Russell Kirk: American Conservative
by Bradley J. Birzer
The University Press of Kentucky
Russell Kirk (1918-94) was one of the greatest conservatives of the last century, very different from the likes of Mr Cameron or Mr Trump or just about any of the current crop of so-called conservatives. I remember first reading his superb The Conservative Mind some years ago and being surprised, pleasantly, by its lack of economic theory. He was a traditional disciple of Edmund Burke and was critical of libertarianism and neo-conservatism as much as movements for "change" as defined by Mr Obama and company.
This wonderful work is written by a professor of history who holds the Russell Kirk Chair at Hillsdale College. After reading this book, we are left in no doubt that Kirk's battles were not limited to mere politics but to all forms of ugliness and "spiritual discomforts" we find in contemporary society.
The author describes his early life in Michigan. During his time at Duke University, he wrote on John Randolph, the American Burke. While in the Army, an unhappy time, he read voraciously. His subsequent time at Michigan was not a happy one either. His period at Saint Andrew's University in Scotland was more to his liking and it was here that he wrote The Conservative Mind.
Conservatism, for Kirk, is a way of understanding, a way of living rather than following a set of principles. A conservative believes in the preservation of the permanent things, something that Mr Cameron clearly does not believe in. Conservatism for Kirk means valuing customs and institutions, including traditional marriage, and allowing people to flourish with minimal State interference. It means respecting the natural law and giving obedience to a transcendent moral order. T S Eliot was a huge influence and from Eliot he learned of timeless moments. How can this form of conservatism be anything but Christian? The author discusses Kirk's Christian humanism and his conversion to Catholicism. He was also a champion of the family, as witnessed by his own commitment to family life.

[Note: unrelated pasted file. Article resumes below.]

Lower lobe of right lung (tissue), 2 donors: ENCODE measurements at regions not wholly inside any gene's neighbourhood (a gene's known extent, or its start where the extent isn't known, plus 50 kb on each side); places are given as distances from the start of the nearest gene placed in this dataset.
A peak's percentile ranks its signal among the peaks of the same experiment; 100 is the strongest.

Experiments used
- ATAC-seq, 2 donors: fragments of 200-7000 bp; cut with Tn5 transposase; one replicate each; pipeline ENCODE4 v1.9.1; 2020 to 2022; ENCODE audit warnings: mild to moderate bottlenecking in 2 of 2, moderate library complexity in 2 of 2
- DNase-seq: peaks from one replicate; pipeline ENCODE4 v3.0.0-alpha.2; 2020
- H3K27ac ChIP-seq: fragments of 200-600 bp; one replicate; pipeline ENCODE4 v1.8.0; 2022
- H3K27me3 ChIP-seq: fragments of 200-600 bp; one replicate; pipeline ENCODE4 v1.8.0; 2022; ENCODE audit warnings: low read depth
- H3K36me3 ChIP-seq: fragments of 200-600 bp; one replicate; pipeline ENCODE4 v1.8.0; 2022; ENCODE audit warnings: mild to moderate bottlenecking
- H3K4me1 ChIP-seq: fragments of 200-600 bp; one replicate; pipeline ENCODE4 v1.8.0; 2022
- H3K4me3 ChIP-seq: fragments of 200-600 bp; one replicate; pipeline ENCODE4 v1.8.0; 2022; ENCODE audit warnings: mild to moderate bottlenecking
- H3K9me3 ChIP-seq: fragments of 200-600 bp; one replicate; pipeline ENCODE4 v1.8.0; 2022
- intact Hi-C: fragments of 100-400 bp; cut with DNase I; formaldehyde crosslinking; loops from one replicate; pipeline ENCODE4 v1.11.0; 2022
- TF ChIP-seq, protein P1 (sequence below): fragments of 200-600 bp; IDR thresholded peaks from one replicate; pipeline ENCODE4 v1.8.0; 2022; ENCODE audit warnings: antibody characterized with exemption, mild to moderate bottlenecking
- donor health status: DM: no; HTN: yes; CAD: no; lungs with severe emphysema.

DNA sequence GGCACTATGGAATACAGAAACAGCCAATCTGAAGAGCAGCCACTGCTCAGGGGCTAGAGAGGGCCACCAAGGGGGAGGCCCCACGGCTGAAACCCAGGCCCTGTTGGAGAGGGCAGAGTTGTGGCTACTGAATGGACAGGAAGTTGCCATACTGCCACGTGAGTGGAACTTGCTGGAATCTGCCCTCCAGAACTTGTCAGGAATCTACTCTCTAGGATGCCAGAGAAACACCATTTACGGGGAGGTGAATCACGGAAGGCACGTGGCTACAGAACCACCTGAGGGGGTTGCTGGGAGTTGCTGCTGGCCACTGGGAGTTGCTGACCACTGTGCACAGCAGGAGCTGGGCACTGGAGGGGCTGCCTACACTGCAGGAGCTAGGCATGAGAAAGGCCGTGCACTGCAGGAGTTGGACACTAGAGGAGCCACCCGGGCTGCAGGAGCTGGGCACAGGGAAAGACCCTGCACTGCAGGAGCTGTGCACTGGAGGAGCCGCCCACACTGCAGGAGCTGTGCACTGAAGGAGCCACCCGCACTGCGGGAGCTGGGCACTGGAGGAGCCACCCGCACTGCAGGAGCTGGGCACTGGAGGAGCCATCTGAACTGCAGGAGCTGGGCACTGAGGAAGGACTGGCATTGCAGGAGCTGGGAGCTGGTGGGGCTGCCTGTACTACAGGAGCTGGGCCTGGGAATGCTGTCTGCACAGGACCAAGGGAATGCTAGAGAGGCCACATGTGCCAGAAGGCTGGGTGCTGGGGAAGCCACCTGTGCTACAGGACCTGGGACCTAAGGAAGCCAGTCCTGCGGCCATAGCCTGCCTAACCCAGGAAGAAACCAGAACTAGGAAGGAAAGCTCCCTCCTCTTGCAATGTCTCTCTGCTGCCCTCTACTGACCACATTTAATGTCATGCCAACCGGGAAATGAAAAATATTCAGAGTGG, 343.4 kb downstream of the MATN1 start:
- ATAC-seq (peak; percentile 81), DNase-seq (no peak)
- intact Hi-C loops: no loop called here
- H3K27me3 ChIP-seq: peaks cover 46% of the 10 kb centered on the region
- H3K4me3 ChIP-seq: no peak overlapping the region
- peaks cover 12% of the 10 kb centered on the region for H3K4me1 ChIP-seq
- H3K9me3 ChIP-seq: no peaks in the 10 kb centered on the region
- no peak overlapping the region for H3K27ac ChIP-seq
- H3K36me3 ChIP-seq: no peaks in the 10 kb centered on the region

Like all true conservatives, the author shows how much he cared for the poor, including letting them stay at his family home, Piety Hill. He loathed anti-Semitism and was critical of the John Birch Society. There were disputes with many conservatives. His relations with William F. Buckley are detailed.
I found the last section of the book especially interesting. Like Maritain and Dawson, Kirk did not approve of the liberal direction taken by the Catholic Church in the sixties. It was fascinating to read about Kirk's conversation with Padre Pio before he died.
This is a fascinating account of a great catholic and conservative.
Reviewed by Dr Pravin Thevathasan